Although an online poker bill failed to gain support in the Iowa House of Representatives last year, Sen. Jeff Danielson has introduced a new bill this year.
Danielson has garnered support from fellow Democrat Sen. Wally Horn and Republican Sen. Randy Feenstra. The trio are asking their colleagues in the General Assembly to look at Iowa Senate Study Bill 1068. The measure is similar to 2011’s Senate Study Bill 1165, which sought to establish particular requirements for the issuance of intrastate Internet gambling licenses.
Iowa lawmakers use study bills to gauge how well their proposals may be received by their House and Senate counterparts. A study bill is normally presented to a committee following sponsorship. Should a committee approve of the measure, the next step would be an introduction to one of the two chambers of the General Assembly for debate.
In March, 2012, the Iowa Senate voted 29-20 in favor of Senate File 2257, which would have allowed existing gambling license holders to offer online poker within state borders. Voting on the bill concluded in about ten minutes and took many legislators by surprise when those lawmakers opposed did not express their opinions on the issue. The bill was then passed from the Democratic majority Senate to the Republican-controlled House, who did not see the merits of the bill in the same light. The House did not even bring the matter up for a vote, allowing the proposal for online poker in Iowa to fall by the wayside in 2012.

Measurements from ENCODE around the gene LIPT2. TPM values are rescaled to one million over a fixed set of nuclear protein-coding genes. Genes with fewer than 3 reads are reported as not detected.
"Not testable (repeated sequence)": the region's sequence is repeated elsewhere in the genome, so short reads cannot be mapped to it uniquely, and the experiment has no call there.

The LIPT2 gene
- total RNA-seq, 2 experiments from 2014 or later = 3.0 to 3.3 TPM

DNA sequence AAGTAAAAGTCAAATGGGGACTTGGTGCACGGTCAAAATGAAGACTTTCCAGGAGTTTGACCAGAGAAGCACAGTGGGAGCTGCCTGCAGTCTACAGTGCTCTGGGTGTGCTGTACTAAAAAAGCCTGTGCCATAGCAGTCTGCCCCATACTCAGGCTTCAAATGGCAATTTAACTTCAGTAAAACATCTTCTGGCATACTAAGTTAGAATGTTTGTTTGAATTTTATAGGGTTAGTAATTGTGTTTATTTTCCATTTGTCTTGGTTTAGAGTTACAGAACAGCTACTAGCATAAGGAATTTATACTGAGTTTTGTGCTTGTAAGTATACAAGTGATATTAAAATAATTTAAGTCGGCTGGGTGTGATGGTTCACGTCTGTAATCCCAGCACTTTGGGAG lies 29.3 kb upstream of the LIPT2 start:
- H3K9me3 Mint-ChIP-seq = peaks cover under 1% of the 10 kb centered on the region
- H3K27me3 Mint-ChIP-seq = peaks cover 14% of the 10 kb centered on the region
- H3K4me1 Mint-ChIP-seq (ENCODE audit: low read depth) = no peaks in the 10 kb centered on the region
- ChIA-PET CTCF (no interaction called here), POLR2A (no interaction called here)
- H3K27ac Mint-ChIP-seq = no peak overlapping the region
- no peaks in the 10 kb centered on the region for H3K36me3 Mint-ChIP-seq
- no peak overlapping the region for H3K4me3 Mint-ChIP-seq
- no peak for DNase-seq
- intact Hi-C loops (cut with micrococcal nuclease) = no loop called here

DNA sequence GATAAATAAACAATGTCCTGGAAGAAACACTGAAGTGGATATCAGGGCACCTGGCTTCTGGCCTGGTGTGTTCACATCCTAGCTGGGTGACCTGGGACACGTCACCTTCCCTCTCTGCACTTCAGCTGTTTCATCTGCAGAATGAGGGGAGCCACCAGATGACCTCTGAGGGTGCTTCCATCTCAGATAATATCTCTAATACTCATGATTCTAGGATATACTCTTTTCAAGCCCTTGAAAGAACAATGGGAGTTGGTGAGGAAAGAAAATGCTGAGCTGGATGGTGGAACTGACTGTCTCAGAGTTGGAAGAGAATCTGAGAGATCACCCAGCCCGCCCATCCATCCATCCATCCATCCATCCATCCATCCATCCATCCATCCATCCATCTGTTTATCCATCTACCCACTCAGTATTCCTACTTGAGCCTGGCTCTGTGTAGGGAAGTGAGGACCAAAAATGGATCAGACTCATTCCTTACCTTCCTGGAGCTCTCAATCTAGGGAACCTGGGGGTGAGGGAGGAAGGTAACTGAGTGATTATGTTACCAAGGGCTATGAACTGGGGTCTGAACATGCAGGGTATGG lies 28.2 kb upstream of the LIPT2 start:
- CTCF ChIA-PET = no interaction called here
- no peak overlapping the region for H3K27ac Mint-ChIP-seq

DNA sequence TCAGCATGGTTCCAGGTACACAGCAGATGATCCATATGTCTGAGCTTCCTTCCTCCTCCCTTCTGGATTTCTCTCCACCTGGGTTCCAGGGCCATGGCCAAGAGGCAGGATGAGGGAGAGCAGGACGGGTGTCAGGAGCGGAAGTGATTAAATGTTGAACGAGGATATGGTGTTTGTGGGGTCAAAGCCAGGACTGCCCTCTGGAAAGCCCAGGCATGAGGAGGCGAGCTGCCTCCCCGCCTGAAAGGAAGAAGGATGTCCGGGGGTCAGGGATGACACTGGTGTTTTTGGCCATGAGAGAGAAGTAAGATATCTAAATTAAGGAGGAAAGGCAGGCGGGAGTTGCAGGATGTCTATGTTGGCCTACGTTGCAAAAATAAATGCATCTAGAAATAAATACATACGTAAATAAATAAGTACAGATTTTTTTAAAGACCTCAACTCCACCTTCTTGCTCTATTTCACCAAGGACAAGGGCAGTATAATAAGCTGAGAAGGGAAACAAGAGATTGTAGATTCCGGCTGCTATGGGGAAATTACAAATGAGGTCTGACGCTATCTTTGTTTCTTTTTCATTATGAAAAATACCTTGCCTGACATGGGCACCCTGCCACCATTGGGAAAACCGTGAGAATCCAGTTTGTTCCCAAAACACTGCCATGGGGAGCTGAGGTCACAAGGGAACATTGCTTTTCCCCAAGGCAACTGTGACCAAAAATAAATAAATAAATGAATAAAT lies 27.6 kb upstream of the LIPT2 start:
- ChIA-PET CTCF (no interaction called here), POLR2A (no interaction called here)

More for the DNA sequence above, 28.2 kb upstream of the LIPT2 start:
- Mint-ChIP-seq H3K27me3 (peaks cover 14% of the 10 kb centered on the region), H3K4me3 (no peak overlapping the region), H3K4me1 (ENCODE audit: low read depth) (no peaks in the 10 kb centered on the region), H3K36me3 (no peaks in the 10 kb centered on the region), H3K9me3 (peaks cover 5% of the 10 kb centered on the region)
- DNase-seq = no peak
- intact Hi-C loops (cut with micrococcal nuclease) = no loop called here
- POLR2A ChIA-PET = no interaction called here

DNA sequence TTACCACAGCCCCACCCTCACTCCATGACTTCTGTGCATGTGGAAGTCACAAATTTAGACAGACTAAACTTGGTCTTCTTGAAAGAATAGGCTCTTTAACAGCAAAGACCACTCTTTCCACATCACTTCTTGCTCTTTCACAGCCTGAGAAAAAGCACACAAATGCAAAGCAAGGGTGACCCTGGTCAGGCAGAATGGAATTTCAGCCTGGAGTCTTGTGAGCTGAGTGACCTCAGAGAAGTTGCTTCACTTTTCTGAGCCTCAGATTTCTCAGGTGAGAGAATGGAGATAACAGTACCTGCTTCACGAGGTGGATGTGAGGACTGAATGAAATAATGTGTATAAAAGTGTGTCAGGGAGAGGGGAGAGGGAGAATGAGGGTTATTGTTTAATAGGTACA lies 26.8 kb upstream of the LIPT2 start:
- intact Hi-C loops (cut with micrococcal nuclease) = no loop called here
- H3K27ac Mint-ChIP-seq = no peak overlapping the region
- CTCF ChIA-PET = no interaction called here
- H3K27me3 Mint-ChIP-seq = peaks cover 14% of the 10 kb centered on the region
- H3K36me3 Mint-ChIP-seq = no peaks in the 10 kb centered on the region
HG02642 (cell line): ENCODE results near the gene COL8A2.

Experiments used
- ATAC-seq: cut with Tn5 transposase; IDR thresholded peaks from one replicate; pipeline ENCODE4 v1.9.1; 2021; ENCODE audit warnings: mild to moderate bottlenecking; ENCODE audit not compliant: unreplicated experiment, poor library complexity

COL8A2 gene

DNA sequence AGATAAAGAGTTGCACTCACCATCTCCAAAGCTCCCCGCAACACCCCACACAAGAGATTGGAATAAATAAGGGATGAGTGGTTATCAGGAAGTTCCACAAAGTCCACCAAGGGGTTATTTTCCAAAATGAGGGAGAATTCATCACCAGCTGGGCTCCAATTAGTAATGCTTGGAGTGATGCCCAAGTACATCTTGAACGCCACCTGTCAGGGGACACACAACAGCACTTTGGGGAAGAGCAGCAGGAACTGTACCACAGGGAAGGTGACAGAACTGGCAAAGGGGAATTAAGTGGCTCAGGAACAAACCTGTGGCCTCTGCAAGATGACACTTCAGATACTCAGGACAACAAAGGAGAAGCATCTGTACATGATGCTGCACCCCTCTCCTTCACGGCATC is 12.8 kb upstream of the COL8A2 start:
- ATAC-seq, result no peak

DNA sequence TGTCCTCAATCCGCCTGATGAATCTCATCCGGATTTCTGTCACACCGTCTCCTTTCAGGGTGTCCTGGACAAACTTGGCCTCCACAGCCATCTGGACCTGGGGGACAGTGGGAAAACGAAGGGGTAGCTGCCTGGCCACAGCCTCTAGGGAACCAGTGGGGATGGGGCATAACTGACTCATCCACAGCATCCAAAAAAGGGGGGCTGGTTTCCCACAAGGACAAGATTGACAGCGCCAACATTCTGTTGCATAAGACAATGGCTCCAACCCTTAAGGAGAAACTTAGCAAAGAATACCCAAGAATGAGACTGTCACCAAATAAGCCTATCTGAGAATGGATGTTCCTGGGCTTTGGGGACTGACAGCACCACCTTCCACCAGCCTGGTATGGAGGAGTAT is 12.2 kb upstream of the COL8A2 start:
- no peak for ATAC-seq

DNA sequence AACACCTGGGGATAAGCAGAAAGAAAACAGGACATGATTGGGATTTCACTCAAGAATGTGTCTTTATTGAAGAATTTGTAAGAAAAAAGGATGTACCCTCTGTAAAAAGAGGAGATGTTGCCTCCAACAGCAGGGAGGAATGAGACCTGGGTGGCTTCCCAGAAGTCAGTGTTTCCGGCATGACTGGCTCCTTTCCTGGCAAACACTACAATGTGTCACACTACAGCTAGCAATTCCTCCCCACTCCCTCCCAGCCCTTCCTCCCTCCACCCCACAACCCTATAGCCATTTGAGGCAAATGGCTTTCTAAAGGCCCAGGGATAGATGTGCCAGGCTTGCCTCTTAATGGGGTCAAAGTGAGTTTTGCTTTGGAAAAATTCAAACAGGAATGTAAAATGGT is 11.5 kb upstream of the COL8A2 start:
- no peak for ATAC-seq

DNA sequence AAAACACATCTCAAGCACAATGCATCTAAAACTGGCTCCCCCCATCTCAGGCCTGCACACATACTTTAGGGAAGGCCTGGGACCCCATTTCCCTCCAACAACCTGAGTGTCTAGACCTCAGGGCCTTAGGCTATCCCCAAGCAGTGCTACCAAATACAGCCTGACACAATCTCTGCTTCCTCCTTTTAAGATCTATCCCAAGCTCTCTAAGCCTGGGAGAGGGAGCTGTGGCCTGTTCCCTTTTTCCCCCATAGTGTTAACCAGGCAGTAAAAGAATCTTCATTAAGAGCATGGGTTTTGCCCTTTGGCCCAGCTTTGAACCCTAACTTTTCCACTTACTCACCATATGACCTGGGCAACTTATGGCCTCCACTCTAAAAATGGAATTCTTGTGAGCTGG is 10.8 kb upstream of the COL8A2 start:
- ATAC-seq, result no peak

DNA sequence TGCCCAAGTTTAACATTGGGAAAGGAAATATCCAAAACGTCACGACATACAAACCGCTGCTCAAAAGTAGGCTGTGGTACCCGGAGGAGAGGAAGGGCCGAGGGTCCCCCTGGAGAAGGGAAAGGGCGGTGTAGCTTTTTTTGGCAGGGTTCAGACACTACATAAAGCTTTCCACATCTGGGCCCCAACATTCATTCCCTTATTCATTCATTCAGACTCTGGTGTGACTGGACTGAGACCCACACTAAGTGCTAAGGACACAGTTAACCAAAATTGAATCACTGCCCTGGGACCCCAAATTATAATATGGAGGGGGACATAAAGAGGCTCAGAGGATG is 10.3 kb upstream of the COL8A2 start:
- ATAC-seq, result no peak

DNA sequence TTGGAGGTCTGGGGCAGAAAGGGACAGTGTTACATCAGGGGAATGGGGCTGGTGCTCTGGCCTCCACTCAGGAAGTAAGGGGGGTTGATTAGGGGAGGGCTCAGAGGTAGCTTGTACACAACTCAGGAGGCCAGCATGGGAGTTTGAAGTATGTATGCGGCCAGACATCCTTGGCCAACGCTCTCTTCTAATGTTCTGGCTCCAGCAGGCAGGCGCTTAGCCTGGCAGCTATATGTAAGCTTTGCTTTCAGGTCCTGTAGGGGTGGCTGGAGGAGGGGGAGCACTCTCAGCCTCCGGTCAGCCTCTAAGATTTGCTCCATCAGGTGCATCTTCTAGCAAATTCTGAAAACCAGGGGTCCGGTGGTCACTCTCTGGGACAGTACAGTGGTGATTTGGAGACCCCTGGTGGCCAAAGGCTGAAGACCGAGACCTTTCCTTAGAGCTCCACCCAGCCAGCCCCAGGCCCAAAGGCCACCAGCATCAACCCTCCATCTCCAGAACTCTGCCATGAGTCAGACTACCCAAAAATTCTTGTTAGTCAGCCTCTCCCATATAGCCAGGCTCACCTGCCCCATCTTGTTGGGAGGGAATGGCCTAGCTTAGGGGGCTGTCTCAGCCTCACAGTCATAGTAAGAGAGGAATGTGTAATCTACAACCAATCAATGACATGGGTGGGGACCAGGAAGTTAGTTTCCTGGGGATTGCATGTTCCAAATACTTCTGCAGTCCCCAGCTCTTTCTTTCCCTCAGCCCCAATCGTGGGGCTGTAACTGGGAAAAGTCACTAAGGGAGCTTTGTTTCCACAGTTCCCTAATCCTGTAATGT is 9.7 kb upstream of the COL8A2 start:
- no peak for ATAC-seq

The Iowa Senate vote approving online poker came just a few months following the U.S. Department of Justice’s ruling in December, 2011, that found the 1961 Wire Act to be applicable only to sports betting. Had the Iowa House of Representatives followed suit and voted in favor of the measure last March, Iowa could have been in the race with Nevada to be the first state to offer legal online poker in the U.S. As a result, Iowa has been forced back to square one with Senate Study Bill 1068, while the Silver State expects to go live with the first Internet poker sites later this year.
Senate Study Bill 1068 does include a bad actor clause that forbids the issuance of a license to any service provider who has accepted wagers
in violation of the laws of any jurisdiction where the service provider operated. Such a provision was recently removed from legislation in New Jersey that has been approved by the state legislature and now awaits only the signature of Gov. Chris Christie to become law. PokerStars, the world’s largest online poker site, has recently made a bid to purchase an Atlantic City casino. PokerStars continued to operate in the U.S. following the enactment of the Unlawful Internet Gambling Enforcement Act (UIGEA) in 2006 and may be in violation of such a bad actor provision. However, that issue has not yet been argued and determined in a U.S. District Court.